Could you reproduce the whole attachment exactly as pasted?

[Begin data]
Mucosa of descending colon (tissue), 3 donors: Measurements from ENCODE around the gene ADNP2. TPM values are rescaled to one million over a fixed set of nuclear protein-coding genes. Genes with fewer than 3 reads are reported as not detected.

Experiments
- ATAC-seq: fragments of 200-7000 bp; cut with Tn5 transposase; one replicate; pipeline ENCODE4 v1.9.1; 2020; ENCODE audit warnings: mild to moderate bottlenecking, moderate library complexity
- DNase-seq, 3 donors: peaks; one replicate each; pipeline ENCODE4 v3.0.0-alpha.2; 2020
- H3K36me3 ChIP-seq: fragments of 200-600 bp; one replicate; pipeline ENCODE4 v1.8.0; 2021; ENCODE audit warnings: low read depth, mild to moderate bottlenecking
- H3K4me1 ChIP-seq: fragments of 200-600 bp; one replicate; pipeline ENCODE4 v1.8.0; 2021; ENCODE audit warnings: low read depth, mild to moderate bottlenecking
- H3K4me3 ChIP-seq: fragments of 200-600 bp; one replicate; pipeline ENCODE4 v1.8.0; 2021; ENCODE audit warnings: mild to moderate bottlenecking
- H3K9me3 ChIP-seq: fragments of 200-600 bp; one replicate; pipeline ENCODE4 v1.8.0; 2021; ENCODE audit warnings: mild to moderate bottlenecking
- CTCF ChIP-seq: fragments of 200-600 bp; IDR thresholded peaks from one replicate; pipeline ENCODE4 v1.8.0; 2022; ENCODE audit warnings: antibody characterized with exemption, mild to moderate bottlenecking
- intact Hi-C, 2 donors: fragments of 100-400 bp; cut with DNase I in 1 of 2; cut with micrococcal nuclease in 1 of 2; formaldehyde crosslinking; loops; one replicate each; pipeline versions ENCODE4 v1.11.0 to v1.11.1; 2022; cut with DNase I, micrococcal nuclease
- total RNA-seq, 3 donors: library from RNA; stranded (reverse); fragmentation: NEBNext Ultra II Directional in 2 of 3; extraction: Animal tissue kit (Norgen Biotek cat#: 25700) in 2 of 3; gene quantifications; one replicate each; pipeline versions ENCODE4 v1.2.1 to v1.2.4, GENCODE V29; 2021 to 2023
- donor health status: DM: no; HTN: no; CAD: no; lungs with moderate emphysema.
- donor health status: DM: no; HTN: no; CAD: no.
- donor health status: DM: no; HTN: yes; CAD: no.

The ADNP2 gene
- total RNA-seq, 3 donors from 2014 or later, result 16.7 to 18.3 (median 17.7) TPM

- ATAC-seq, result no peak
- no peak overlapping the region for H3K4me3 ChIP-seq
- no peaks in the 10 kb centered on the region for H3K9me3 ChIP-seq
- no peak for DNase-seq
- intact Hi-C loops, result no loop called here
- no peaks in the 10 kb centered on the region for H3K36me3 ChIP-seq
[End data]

Mucosa of descending colon (tissue), 3 donors: Measurements from ENCODE around the gene ADNP2. TPM values are rescaled to one million over a fixed set of nuclear protein-coding genes. Genes with fewer than 3 reads are reported as not detected.

Experiments
- ATAC-seq: fragments of 200-7000 bp; cut with Tn5 transposase; one replicate; pipeline ENCODE4 v1.9.1; 2020; ENCODE audit warnings: mild to moderate bottlenecking, moderate library complexity
- DNase-seq, 3 donors: peaks; one replicate each; pipeline ENCODE4 v3.0.0-alpha.2; 2020
- H3K36me3 ChIP-seq: fragments of 200-600 bp; one replicate; pipeline ENCODE4 v1.8.0; 2021; ENCODE audit warnings: low read depth, mild to moderate bottlenecking
- H3K4me1 ChIP-seq: fragments of 200-600 bp; one replicate; pipeline ENCODE4 v1.8.0; 2021; ENCODE audit warnings: low read depth, mild to moderate bottlenecking
- H3K4me3 ChIP-seq: fragments of 200-600 bp; one replicate; pipeline ENCODE4 v1.8.0; 2021; ENCODE audit warnings: mild to moderate bottlenecking
- H3K9me3 ChIP-seq: fragments of 200-600 bp; one replicate; pipeline ENCODE4 v1.8.0; 2021; ENCODE audit warnings: mild to moderate bottlenecking
- CTCF ChIP-seq: fragments of 200-600 bp; IDR thresholded peaks from one replicate; pipeline ENCODE4 v1.8.0; 2022; ENCODE audit warnings: antibody characterized with exemption, mild to moderate bottlenecking
- intact Hi-C, 2 donors: fragments of 100-400 bp; cut with DNase I in 1 of 2; cut with micrococcal nuclease in 1 of 2; formaldehyde crosslinking; loops; one replicate each; pipeline versions ENCODE4 v1.11.0 to v1.11.1; 2022; cut with DNase I, micrococcal nuclease
- total RNA-seq, 3 donors: library from RNA; stranded (reverse); fragmentation: NEBNext Ultra II Directional in 2 of 3; extraction: Animal tissue kit (Norgen Biotek cat#: 25700) in 2 of 3; gene quantifications; one replicate each; pipeline versions ENCODE4 v1.2.1 to v1.2.4, GENCODE V29; 2021 to 2023
- donor health status: DM: no; HTN: no; CAD: no; lungs with moderate emphysema.
- donor health status: DM: no; HTN: no; CAD: no.
- donor health status: DM: no; HTN: yes; CAD: no.

The ADNP2 gene
- total RNA-seq, 3 donors from 2014 or later, result 16.7 to 18.3 (median 17.7) TPM

- ATAC-seq, result no peak
- no peak overlapping the region for H3K4me3 ChIP-seq
- no peaks in the 10 kb centered on the region for H3K9me3 ChIP-seq
- no peak for DNase-seq
- intact Hi-C loops, result no loop called here
- no peaks in the 10 kb centered on the region for H3K36me3 ChIP-seq